The prom scene during COVID-19
Dressmakers, retailers and duct tape are having a moment
From a casual glance out of my window, I spotted a girl wearing heels, a flowing dress and an open graduation gown, while holding flowers and a diploma. Her mom and a younger sibling walked on either side of her, and her graduation cap covered a small part of a flowing head of curls. In any other year, onlookers would know she was coming back from her graduation. But chances are, in 2020, she put all that glam on just to walk around the block and have a moment of regularity. This is what prom and graduation look like in a coronavirus-dominated world that has infected more than 2.3 million Americans in six months.
Of course retailers, designers and high schoolers are trying to make the best out of an odd situation. One seamstress from Chicago transitioned from making prom dresses for the past 30 years to sewing face masks, setting aside all donations to go toward an annual scholarship fund for high school seniors.
Duck Brand gave away $20K in cash scholarships to high school students who could create the best prom attire out of duct tape. Then this Illinois student went all out by creating her own coronavirus-design duct tape dress, matching blue face mask, virus purse, “Separately Together” barrette and a toilet paper roll bouquet.
And although Target could’ve never foreseen themselves being a literal target — due to police brutality outrage and protests — the retailer still went ahead and released its limited edition dress collection, with prices ranging from $40 to $100. Meanwhile prom dress stores and bridal dress stores are struggling to hold on, both because of social distancing concerns and consumers’ hesitation to come in to try on dresses. (Stores like the Chicago Bridal Store are only doing virtual appointments and curbside pickup until further notice.)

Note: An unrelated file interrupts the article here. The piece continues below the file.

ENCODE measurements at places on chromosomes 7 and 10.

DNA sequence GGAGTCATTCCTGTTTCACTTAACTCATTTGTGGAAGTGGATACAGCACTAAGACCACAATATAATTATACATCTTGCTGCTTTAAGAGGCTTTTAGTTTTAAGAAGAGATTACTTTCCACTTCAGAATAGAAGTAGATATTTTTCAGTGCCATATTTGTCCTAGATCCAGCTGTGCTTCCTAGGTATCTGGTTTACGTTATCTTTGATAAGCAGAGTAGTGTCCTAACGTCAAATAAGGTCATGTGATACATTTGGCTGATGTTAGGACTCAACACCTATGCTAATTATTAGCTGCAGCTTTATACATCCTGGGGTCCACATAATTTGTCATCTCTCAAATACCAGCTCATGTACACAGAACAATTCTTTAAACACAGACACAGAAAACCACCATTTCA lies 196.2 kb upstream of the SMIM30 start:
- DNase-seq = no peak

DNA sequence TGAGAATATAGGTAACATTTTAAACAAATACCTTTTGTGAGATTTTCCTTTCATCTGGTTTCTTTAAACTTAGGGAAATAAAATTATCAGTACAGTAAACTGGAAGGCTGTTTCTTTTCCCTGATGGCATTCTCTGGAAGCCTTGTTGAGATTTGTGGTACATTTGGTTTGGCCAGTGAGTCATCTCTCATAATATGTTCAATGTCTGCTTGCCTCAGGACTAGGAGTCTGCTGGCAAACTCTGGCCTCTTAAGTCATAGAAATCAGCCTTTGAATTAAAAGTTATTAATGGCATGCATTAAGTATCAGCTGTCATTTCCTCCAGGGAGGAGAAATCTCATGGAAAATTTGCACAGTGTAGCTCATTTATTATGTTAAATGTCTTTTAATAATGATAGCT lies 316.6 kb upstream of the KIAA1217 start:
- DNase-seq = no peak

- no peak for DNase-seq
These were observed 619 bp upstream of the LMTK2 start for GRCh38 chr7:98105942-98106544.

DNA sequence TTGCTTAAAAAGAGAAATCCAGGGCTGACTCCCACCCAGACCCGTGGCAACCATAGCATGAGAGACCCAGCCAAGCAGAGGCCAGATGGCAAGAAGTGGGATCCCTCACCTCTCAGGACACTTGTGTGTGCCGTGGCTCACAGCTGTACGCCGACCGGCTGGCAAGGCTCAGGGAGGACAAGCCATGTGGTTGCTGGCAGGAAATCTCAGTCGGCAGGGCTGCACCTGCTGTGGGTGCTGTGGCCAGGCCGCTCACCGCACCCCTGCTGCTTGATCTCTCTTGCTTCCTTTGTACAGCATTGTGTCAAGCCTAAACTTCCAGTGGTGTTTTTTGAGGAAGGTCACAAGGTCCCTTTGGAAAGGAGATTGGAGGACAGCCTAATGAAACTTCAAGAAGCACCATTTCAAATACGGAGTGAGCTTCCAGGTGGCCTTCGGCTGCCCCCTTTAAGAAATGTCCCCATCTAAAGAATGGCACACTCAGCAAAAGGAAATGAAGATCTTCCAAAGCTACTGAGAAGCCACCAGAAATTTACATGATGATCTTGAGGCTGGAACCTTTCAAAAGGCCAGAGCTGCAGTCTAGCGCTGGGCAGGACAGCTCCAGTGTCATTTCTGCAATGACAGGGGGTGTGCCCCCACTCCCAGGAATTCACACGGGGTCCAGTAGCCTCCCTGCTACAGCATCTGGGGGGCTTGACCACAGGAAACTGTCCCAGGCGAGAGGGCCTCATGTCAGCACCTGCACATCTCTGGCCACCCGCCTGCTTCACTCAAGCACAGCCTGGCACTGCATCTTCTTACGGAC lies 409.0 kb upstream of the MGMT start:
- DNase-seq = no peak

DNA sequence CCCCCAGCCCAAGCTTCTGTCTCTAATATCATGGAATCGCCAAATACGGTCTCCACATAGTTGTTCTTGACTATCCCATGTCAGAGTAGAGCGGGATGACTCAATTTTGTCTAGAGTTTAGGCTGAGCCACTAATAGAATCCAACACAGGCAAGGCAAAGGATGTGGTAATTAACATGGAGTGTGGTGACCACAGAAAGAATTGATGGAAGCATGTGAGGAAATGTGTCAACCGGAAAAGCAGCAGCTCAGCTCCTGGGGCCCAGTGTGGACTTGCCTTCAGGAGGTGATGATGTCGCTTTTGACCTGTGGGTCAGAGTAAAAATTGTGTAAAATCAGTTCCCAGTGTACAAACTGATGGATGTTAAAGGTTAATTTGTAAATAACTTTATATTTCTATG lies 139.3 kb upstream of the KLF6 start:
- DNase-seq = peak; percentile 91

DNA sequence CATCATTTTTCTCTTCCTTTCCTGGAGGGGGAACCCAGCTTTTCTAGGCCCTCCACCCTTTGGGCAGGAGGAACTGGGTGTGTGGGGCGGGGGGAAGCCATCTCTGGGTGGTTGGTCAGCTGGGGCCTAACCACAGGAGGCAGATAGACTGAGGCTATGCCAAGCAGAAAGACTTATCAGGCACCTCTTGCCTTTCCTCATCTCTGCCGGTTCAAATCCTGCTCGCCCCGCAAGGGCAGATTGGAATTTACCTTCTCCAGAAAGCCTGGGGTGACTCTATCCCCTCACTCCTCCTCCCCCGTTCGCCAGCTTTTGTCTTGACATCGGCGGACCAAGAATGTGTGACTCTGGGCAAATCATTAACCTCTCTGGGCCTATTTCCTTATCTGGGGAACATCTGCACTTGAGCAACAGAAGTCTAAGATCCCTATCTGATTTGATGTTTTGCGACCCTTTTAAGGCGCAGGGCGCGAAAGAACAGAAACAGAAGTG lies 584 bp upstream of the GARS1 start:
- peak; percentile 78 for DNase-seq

While it may seem pointless to get all dressed up from prom with nowhere to go, “Grown-ish” actresses/singers Chloe x Halle and Tia Mowry from “The Game” have something else in mind. On Fri., June 26, students can enjoy a Zoom prom that includes a virtual limo ride, digital ballroom, red carpet arrival setup and celeb cameos. Whether students are going stag or socially isolating with their dates, expect Billie Eilish, Khalid, Sam Smith and Ed Sheeran to be at the after-party.
Grads may feel like they got the short end of the stick, but how often do high school and college graduates get an all-access invitation to a president giving them their graduation ceremony speech, one for HBCUs and a few hours later for PWIs, followed by a collection of live concerts; comedic skits; and pep talks from NBA players, directors and singers? Of course it’s not nearly the same as standing around, dancing, drinking (non-alcoholic beverages of course), taking professional photographs and selfies, and enjoying the last days seeing high school friends before they rush off to college. But the effort is commendable.
While COVID-19 has given high schoolers (and college graduates) something that connects them in the worst way to history books, businessowners, retailers, politicians and retailers are getting creative to create a bit of normalcy in an abnormal world.
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